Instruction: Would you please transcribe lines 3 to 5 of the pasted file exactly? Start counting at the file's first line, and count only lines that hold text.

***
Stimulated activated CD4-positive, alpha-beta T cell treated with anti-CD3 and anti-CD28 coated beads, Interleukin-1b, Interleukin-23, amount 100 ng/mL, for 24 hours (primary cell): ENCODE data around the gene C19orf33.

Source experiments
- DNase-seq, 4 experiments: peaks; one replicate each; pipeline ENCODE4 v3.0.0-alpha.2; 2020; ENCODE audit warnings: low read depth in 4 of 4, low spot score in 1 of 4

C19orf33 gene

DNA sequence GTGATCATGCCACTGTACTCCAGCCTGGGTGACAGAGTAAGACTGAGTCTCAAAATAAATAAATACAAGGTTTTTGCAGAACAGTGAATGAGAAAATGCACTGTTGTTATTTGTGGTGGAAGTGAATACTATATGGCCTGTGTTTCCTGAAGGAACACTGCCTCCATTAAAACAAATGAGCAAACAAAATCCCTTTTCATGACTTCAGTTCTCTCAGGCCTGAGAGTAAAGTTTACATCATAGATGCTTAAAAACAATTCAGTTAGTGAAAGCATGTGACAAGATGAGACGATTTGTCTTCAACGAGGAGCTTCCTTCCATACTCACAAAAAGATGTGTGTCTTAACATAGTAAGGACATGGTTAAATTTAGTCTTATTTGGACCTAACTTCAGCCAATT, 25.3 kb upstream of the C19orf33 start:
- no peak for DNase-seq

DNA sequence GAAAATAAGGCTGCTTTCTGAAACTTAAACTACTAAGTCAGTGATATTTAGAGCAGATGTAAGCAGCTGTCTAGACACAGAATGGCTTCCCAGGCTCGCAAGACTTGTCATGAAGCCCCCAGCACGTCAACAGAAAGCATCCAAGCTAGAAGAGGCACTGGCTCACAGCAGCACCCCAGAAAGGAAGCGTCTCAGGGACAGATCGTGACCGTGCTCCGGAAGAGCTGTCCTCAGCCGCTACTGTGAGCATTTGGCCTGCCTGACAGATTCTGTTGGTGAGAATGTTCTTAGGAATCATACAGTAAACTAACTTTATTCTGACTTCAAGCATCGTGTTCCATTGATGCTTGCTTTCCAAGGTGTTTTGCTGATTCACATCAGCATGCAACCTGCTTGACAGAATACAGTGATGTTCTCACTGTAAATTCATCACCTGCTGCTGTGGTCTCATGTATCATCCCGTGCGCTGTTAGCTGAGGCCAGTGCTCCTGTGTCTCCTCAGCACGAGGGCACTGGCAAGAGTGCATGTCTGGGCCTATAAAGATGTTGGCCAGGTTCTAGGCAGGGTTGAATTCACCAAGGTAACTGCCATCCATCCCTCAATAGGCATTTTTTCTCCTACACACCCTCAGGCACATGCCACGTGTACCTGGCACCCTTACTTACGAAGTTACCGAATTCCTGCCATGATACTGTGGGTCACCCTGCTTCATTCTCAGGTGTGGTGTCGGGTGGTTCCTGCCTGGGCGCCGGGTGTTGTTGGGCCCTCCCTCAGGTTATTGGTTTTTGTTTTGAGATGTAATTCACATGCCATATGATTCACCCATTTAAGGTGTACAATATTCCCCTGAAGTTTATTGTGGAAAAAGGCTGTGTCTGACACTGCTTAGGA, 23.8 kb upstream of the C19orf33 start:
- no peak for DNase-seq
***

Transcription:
- DNase-seq, 4 experiments: peaks; one replicate each; pipeline ENCODE4 v3.0.0-alpha.2; 2020; ENCODE audit warnings: low read depth in 4 of 4, low spot score in 1 of 4

C19orf33 gene

DNA sequence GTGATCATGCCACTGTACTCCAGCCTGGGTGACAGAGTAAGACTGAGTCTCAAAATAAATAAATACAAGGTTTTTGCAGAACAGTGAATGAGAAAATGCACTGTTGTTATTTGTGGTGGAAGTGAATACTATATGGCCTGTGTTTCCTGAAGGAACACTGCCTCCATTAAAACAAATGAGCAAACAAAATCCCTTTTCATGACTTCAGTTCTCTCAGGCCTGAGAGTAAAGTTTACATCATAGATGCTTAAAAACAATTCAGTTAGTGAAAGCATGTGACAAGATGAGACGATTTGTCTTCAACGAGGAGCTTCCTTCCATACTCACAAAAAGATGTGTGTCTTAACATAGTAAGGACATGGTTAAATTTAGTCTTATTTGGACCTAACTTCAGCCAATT, 25.3 kb upstream of the C19orf33 start: